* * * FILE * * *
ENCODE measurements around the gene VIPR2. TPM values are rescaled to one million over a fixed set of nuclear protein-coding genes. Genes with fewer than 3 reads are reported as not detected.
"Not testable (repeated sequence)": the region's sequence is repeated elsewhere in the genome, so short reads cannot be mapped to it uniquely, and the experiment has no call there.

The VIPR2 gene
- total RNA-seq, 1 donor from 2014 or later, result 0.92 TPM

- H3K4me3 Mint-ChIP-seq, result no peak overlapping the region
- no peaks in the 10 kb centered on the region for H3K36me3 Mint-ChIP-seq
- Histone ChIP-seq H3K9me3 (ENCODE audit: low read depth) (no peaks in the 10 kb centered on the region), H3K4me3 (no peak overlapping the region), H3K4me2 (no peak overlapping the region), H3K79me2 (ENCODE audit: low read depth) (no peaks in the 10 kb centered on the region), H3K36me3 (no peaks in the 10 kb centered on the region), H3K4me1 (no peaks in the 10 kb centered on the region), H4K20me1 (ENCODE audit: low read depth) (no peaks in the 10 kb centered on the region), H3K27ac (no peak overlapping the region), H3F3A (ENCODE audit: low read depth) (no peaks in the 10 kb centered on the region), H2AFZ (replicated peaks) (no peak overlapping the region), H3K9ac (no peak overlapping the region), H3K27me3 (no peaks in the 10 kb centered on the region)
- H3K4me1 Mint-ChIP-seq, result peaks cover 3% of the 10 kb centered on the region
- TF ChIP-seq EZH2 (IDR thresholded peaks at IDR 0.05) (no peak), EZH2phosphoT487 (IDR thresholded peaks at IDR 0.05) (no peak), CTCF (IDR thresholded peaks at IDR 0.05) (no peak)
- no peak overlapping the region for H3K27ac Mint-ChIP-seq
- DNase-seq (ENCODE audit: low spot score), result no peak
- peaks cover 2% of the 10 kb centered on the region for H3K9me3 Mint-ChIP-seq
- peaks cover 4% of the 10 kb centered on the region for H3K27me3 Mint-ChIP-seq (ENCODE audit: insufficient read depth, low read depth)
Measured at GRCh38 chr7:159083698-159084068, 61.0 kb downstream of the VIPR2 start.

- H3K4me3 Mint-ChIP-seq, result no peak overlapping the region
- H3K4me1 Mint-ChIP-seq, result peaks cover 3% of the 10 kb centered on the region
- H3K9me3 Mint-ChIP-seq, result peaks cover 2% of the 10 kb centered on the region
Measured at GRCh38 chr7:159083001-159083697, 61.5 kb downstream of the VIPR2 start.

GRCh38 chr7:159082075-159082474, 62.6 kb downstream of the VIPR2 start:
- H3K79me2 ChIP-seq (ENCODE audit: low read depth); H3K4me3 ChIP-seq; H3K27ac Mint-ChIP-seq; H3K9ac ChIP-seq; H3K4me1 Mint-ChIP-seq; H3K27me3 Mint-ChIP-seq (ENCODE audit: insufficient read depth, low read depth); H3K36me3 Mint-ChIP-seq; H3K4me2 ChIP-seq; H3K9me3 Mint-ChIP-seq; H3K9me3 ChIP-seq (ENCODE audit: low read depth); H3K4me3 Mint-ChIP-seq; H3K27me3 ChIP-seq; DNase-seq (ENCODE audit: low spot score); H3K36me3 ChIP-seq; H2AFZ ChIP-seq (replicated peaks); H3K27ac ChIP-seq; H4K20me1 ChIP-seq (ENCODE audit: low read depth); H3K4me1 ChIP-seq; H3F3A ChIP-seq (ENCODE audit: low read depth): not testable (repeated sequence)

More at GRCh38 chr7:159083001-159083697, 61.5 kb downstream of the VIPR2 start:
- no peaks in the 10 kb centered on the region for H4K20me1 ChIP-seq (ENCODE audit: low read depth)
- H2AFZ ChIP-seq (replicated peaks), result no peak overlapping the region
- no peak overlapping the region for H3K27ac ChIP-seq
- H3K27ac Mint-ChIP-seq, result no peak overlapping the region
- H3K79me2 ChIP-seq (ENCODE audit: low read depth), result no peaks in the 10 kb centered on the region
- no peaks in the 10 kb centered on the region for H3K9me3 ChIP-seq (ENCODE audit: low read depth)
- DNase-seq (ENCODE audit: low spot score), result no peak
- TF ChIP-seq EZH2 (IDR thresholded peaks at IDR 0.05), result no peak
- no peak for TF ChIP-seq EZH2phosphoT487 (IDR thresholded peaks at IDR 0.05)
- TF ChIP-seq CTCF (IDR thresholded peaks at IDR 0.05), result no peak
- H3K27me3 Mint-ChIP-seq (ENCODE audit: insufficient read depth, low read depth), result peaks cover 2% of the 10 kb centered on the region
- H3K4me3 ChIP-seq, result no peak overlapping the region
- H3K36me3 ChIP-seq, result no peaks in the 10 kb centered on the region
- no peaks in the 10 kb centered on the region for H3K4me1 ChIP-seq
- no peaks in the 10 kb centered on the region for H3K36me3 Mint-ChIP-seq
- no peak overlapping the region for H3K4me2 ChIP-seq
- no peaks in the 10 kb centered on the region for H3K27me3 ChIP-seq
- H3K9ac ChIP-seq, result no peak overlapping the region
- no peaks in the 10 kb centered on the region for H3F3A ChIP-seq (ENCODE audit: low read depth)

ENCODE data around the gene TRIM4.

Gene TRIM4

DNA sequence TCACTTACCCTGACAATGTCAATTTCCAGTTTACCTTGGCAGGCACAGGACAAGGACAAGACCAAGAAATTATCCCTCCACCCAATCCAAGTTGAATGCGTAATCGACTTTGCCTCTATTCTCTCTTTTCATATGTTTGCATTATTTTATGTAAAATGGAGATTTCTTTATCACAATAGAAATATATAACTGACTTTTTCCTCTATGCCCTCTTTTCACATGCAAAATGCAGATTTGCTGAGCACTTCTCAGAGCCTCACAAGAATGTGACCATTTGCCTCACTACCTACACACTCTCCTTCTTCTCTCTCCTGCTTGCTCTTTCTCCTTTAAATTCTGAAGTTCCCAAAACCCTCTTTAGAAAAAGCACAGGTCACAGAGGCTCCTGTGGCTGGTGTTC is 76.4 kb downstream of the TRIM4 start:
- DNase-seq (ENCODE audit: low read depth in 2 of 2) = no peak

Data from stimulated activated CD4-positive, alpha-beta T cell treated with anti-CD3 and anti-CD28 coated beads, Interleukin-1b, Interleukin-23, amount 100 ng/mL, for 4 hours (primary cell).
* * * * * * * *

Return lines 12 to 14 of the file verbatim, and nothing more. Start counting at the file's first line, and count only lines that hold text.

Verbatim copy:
- peaks cover 2% of the 10 kb centered on the region for H3K9me3 Mint-ChIP-seq
- peaks cover 4% of the 10 kb centered on the region for H3K27me3 Mint-ChIP-seq (ENCODE audit: insufficient read depth, low read depth)
Measured at GRCh38 chr7:159083698-159084068, 61.0 kb downstream of the VIPR2 start.